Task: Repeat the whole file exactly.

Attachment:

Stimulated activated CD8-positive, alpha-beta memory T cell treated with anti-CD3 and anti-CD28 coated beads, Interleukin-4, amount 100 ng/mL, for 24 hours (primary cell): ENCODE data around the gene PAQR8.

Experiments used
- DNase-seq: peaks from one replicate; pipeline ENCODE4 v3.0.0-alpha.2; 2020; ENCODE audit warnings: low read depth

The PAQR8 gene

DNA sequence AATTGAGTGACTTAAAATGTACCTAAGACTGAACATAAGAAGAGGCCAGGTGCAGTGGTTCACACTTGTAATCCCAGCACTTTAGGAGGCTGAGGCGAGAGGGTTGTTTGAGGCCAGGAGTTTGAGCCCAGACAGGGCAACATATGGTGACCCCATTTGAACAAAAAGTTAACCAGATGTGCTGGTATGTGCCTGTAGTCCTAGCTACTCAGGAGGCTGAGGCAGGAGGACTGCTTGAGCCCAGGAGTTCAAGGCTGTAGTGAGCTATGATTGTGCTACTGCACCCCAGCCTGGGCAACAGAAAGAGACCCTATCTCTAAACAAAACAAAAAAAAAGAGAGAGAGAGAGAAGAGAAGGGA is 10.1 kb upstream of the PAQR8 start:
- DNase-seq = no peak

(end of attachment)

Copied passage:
Stimulated activated CD8-positive, alpha-beta memory T cell treated with anti-CD3 and anti-CD28 coated beads, Interleukin-4, amount 100 ng/mL, for 24 hours (primary cell): ENCODE data around the gene PAQR8.

Experiments used
- DNase-seq: peaks from one replicate; pipeline ENCODE4 v3.0.0-alpha.2; 2020; ENCODE audit warnings: low read depth

The PAQR8 gene

DNA sequence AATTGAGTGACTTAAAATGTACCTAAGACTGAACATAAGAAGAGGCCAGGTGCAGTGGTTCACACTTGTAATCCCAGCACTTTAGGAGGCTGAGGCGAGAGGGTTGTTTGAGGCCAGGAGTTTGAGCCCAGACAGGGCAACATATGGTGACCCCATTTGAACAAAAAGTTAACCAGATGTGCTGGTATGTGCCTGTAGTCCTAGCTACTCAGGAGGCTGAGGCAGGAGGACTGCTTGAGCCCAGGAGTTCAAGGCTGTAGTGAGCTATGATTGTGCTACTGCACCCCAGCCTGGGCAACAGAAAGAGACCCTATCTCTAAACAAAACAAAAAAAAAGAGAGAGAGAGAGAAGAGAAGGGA is 10.1 kb upstream of the PAQR8 start:
- DNase-seq = no peak